[mythtv] [mythtv-commits] Ticket #6726: Patch mythrename.pl to add '--hardlink' option

Michael T. Dean mtdean at thirdcontact.com
Wed Jul 15 16:11:54 UTC 2009

On 07/14/2009 11:05 PM, MythTV wrote:
> #6726: Patch mythrename.pl to add '--hardlink' option
>  This is a patch to mythrename.pl to add a '--hardlink' option.  When
>  scanning an NFS share over the network with a device such as a Popcorn
>  Hour, symbolic linked files will list in the directory contents, but can't
>  be played (retrieved) due to the way NFS handles (or doesn't handle)
>  symbolic links.  The patch adds a new option '--hardlink' to the
>  mythrename.pl script that works exactly the same as the '--link' option,
>  only it creates/deletes hard links instead of symbolic links.

This behavior seems like it would be very dangerous.

The first issue with it is that hard links can only be created on the 
same device as the source file.  So, if you use multiple filesystems via 
Storage Groups (even if they're all physically on the same host), hard 
linking to all recordings would be impossible.

The second--and /much/ larger issue--is that hard links provide /no/ 
information about the relationship between source and destination 
files.  Therefore, when you delete a recording in Myth, Myth would be 
unaware that the hard linked filename exists and would be unable to 
delete the additional filename--even if you enable "Follow symbolic 
links when deleting files" (as it's /not/ a symbolic link and can /not/ 
be followed).  Therefore, someone would have to manually go through and 
delete the hard linked filename for the filesystem space to actually be 

Currently, mythrename.pl /only/ deletes "files" in the pretty link dir 
if they're symlinks--a safety feature done to minimize the chance of its 
deleting content it didn't create.  If changed to delete all files, it 
could delete something it shouldn't.

And, if nothing else, on some filesystems (like ext3) where deletes can 
take a long time, if myth had deleted the original filename (which would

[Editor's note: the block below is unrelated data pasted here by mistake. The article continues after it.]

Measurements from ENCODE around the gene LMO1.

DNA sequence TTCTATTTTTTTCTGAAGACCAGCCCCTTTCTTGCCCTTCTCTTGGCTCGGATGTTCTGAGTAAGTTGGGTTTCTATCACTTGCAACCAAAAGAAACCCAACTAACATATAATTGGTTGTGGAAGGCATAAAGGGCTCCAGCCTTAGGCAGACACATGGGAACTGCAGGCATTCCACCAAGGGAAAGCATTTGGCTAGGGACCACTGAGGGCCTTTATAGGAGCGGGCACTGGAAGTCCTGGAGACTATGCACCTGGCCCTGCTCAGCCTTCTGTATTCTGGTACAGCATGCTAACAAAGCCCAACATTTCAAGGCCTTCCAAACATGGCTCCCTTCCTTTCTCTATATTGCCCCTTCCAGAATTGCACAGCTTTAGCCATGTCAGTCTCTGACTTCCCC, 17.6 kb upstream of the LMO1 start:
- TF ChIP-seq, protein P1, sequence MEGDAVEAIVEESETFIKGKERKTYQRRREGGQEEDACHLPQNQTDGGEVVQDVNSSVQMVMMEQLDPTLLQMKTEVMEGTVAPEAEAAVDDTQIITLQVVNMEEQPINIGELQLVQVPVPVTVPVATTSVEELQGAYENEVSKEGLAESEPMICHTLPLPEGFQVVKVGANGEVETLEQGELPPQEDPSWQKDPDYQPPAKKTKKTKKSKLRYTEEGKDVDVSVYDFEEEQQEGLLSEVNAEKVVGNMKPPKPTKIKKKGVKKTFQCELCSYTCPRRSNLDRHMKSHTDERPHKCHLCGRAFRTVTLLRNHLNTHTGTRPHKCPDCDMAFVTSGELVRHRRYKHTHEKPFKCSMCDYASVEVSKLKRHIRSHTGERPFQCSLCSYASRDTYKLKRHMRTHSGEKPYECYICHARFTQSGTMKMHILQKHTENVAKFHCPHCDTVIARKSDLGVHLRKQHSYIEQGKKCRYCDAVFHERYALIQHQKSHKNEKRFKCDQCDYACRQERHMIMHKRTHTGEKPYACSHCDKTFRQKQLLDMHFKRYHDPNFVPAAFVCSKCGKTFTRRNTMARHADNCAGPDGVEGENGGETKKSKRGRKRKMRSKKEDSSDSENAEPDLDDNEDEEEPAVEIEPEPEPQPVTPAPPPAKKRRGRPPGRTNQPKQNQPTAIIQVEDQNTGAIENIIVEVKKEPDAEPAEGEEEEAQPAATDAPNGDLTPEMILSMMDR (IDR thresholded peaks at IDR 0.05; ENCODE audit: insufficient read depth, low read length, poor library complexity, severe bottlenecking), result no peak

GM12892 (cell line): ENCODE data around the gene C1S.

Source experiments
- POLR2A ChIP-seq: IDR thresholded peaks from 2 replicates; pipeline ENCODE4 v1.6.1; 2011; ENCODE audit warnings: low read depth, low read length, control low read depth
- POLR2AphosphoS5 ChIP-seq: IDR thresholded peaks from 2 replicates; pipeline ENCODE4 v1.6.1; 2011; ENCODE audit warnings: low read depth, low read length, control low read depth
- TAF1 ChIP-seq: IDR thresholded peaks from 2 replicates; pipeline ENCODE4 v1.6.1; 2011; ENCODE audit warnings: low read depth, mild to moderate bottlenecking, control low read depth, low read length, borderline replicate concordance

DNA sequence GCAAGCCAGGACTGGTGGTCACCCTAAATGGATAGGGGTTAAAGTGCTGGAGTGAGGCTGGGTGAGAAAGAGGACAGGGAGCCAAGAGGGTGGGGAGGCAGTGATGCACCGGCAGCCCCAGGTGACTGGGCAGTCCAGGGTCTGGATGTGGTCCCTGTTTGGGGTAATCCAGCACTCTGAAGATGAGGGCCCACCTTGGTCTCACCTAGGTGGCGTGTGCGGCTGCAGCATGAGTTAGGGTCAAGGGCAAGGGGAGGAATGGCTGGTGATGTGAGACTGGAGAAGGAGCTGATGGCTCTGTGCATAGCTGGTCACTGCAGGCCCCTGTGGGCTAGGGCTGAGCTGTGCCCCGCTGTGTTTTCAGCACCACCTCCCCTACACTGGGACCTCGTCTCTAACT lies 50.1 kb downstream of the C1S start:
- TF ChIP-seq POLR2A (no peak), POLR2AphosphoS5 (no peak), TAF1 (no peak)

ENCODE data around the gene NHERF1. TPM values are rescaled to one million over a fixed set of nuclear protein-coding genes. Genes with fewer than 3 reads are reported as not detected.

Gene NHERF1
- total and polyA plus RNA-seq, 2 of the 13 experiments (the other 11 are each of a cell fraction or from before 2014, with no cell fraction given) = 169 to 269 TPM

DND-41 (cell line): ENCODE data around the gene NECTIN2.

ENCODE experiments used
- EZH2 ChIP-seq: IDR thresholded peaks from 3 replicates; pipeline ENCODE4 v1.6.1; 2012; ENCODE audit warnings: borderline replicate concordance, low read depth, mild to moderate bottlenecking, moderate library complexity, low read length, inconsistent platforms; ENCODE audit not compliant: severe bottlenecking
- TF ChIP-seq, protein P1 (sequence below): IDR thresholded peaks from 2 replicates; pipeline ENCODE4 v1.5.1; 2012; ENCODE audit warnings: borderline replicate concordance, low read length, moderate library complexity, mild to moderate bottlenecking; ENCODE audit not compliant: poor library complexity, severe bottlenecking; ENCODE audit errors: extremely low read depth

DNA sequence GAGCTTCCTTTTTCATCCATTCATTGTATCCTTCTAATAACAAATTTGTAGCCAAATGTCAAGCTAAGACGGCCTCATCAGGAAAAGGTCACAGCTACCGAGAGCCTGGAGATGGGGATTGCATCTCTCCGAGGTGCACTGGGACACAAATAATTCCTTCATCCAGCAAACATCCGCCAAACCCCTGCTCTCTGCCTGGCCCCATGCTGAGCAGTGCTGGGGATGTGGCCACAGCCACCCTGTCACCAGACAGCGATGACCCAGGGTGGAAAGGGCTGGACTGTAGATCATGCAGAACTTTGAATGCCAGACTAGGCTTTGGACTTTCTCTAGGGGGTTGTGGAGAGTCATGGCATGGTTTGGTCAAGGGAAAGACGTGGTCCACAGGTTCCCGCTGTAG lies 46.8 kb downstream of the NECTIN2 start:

happen in almost no time if you do not enable, "Delete files slowly," 
since the file still exists/inodes are still in use), mythrename.pl's 
deleting the hard-linked filename would take a long time (potentially 
problematic if mythrename.pl is run frequently in a cron job).  However, 
if you enable, "Delete files slowly" (as most ext3 users would), Myth 
would go through and truncate the file until it was less than about 4MB 
before it deletes the original filename.  Therefore, the hard-linked 
filename would reference the remaining (less than) 4MB file, which would 
leave little bits of garbage in the filesystem.  Even if you checked 
filesize before deleting, deleting a non-link file may allow the script 
to delete files it shouldn't.

And, there's a simple workaround to "the way NFS handles (or doesn't 
handle) symbolic links"--simply have the filesystem layout mirrored on 
all systems.  And, since that's the recommended approach for using NFS 
filesystems with Myth, you probably should do that, anyway.  Because 
mythrename.pl creates links with absolute paths, this means that the 
entire path must be mirrored on all systems.  Here's a nice description 
of how to use symlinks with NFS (thanks, Allan Stirling, for digging it 

For those users using CIFS/Samba, if you want the server to "follow" 
symlinks for the client, simply disable Unix extensions.  So, add the line:

unix extensions = No
follow symlinks = Yes
wide links = Yes

to the "[global]" section of your smb.conf.  (Thanks to Raymond Wagner 
for tracking down the current settings.)

If you don't want to mirror the absolute path structure on all hosts, 
then mythrename.pl's insistence on creating absolute symlinks may be the 
issue.  If so, it may make more sense to instead patch mythrename.pl to 
allow creation of directory-relative symlinks.  For example, an argument:

--relative-links <base dir>

Create symbolic links relative to the specified <base dir> instead of 
using the recording file's absolute path.  <base dir> may contain 
path-relative specifiers, such as "." and "..".  Note that using 
--relative-links will create symlinks that only work from certain 
directories, so may not be usable with certain applications, including 
media players, or my only work if starting those applications from an 
appropriate directory.

would allow you to create symlinks that would work even if the absolute 
paths differ across hosts.


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